Britain must prepare for the “real risk” of a second wave of the coronavirus, health leaders have warned Boris Johnson, after the Prime Minister confirmed that a raft of lockdown measures will be eased in England.
A joint letter from the leaders of Britain’s medical royal colleges, published in the British Medical Journal, says “substantial challenges” remain should the UK be confronted with a second widespread outbreak of Covid-19. And it urges Mr Johnson to make sure Britain is “adequately prepared” for a second phase.
The group of health leaders are backing calls for a cross-party commission that can produce “practical recommendations for action” on avoiding a second spike of the virus. “Several countries are now experiencing covid-19 flare-ups,” they say. “While the future shape of the pandemic in the UK is hard to predict, the available evidence indicates that local flare-ups are increasingly likely and a second wave a real risk." Boris Johnson says he "will not hesitate" to re-introduce lockdown measures at a local and national level if Covid-19 infection rates spike.
The Prime Minister said that although he was happy to proceed with the reopening of large parts of the hospitality industry on July 4 — along with allowing two households to meet up indoors — he would reverse relaxations should the number of cases begin to climb again.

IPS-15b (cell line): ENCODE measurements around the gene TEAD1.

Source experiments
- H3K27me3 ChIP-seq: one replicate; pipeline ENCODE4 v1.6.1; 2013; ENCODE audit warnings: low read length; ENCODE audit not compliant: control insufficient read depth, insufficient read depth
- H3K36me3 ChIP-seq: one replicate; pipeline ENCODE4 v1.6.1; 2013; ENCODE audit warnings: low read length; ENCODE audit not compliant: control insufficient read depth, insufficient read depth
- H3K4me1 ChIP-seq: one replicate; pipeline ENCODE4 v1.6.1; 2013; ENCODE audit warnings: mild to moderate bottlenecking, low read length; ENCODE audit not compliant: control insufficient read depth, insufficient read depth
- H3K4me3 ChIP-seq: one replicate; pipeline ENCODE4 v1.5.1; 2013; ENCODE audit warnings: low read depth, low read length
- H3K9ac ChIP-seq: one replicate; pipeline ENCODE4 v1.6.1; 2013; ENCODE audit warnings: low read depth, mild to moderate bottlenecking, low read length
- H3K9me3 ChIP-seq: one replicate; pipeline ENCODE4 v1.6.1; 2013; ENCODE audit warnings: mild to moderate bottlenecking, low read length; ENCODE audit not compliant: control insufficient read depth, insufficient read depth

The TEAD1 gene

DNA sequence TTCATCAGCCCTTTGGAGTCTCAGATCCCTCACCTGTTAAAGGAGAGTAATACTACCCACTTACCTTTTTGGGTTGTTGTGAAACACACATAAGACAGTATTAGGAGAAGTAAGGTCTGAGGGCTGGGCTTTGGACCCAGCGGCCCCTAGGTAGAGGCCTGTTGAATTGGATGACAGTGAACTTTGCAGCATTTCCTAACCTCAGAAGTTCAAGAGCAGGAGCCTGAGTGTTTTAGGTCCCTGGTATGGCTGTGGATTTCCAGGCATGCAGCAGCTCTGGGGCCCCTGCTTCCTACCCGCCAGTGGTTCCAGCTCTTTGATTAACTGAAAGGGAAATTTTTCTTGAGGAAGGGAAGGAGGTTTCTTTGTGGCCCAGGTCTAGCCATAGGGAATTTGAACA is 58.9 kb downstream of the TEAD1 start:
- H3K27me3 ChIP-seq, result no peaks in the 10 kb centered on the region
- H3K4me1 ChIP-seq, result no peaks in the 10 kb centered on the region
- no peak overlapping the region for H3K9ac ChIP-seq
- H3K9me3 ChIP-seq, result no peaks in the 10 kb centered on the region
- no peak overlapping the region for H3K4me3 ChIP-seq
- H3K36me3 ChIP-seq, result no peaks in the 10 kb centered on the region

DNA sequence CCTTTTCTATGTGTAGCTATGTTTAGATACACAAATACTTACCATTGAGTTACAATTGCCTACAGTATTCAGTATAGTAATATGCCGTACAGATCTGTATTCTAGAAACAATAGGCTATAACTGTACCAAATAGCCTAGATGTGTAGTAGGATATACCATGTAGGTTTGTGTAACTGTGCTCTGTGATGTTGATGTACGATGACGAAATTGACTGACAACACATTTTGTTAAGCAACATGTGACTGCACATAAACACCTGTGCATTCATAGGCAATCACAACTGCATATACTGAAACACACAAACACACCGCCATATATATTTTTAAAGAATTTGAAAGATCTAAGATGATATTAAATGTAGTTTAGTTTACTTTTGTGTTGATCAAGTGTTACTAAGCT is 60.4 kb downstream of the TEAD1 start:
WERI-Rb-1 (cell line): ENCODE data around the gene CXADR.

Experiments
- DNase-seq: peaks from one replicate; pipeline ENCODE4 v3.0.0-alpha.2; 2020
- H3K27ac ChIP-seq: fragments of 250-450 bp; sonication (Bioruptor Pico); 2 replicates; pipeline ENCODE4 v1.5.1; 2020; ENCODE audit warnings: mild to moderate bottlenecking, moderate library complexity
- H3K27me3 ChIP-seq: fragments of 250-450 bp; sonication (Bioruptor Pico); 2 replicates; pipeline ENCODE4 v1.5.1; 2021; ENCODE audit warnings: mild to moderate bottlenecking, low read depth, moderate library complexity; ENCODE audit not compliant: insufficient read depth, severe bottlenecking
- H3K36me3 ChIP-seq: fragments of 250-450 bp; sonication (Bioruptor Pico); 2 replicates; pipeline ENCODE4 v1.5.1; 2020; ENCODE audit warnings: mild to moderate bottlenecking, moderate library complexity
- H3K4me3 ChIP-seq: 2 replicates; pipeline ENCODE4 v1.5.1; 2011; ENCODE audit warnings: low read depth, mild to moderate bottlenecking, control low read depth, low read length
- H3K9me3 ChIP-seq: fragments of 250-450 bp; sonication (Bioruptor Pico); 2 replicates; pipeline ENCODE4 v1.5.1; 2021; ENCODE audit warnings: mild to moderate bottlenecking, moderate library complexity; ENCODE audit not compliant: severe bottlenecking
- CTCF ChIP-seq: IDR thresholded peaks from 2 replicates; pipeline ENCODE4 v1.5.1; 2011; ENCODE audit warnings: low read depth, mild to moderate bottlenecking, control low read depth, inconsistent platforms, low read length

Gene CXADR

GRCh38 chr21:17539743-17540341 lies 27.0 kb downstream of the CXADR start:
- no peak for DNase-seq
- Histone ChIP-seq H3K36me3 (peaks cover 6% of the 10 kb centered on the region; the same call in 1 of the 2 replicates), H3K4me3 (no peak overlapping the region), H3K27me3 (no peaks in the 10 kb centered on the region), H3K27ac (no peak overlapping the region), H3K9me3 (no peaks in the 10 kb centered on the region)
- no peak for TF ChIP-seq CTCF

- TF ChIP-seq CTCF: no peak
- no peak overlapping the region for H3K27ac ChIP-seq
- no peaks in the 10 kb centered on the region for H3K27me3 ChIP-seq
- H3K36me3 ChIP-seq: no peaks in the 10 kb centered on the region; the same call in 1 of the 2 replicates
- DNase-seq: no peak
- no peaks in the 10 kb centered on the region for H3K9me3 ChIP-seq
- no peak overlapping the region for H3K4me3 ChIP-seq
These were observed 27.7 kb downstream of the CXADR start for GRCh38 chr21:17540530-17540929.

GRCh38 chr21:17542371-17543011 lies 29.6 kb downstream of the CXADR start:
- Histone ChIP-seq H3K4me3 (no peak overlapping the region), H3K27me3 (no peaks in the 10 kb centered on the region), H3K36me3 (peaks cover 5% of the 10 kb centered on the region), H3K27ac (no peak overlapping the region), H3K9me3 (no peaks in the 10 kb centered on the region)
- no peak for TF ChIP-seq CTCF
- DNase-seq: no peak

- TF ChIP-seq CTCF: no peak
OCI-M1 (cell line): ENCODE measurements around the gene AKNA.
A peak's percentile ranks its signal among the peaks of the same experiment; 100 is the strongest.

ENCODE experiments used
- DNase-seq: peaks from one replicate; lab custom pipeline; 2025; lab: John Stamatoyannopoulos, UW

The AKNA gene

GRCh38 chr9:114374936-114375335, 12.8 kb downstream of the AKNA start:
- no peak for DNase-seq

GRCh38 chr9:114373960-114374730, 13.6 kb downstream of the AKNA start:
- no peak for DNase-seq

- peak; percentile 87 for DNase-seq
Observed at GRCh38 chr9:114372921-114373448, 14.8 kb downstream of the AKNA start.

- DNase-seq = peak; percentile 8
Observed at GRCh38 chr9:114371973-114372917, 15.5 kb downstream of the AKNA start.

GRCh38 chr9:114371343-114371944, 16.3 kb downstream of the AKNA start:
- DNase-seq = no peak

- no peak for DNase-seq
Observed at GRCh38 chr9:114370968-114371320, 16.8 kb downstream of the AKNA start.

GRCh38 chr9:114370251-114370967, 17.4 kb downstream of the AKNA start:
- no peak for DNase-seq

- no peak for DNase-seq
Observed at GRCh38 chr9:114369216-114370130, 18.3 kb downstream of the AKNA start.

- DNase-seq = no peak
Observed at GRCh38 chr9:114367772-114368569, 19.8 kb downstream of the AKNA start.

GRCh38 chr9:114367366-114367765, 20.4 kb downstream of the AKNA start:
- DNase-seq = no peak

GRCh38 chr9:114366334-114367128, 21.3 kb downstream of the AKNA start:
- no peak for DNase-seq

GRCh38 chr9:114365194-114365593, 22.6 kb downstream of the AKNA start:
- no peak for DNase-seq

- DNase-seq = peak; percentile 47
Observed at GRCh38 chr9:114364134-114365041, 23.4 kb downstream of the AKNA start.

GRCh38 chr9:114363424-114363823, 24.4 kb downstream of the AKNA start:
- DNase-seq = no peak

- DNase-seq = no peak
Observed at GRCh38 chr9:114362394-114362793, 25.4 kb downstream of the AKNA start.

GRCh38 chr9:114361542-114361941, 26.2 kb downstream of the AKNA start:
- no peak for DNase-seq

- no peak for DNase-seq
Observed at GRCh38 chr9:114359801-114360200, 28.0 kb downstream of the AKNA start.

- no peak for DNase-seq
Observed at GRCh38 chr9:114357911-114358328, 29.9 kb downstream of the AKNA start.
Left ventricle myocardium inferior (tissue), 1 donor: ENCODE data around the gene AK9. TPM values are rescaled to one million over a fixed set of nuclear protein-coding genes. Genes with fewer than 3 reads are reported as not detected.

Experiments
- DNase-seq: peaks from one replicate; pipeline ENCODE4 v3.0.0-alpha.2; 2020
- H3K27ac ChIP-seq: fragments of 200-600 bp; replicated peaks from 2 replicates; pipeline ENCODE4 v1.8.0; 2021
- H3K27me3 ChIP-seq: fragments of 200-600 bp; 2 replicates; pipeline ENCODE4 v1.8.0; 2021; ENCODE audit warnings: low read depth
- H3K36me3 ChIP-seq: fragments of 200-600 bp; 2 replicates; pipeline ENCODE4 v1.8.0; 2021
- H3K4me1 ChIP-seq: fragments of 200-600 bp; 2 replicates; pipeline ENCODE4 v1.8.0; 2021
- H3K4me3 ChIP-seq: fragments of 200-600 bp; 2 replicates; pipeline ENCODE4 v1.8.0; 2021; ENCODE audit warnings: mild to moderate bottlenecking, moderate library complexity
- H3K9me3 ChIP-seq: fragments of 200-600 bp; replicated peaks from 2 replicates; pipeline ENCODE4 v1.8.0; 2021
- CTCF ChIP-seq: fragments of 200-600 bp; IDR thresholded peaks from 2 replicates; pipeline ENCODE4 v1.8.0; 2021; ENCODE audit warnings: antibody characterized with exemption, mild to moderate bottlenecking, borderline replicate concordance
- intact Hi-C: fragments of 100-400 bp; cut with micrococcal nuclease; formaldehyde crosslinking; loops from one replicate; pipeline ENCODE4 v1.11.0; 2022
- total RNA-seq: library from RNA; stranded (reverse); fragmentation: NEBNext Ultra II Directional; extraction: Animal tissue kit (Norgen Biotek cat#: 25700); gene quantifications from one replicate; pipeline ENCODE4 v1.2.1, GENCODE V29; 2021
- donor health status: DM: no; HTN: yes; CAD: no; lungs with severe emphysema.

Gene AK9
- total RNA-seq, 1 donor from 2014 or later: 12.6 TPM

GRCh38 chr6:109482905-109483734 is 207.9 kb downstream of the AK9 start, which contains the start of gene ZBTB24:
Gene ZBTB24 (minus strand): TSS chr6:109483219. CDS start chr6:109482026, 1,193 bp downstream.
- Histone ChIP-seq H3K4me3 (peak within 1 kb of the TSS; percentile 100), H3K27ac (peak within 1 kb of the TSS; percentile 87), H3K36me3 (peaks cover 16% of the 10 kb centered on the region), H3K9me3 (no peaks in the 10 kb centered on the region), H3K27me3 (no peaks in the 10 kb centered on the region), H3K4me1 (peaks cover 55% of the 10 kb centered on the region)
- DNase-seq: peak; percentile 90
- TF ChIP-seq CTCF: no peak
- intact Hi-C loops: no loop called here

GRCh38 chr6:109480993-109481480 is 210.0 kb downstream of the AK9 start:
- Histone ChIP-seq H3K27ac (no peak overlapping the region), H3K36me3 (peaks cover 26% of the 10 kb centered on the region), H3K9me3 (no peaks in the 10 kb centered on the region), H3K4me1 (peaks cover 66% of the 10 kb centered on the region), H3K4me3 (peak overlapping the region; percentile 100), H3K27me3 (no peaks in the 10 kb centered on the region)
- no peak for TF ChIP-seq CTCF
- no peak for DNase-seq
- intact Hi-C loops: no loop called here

He told the Government's final daily coronavirus briefing: "If the virus begins to run out of control, I will not hesitate to put on the handbrake and reverse some of these changes at a local and national level if required. There is no doubt we are beating back this virus, and with your continued co-operation and good judgement, we will beat it once and for all."
The warning came as the UK's chief medical officer, Chris Whitty, said the easing of measures was "absolutely not risk free" and made clear the Government may have to "go back on" some decisions if infections rise.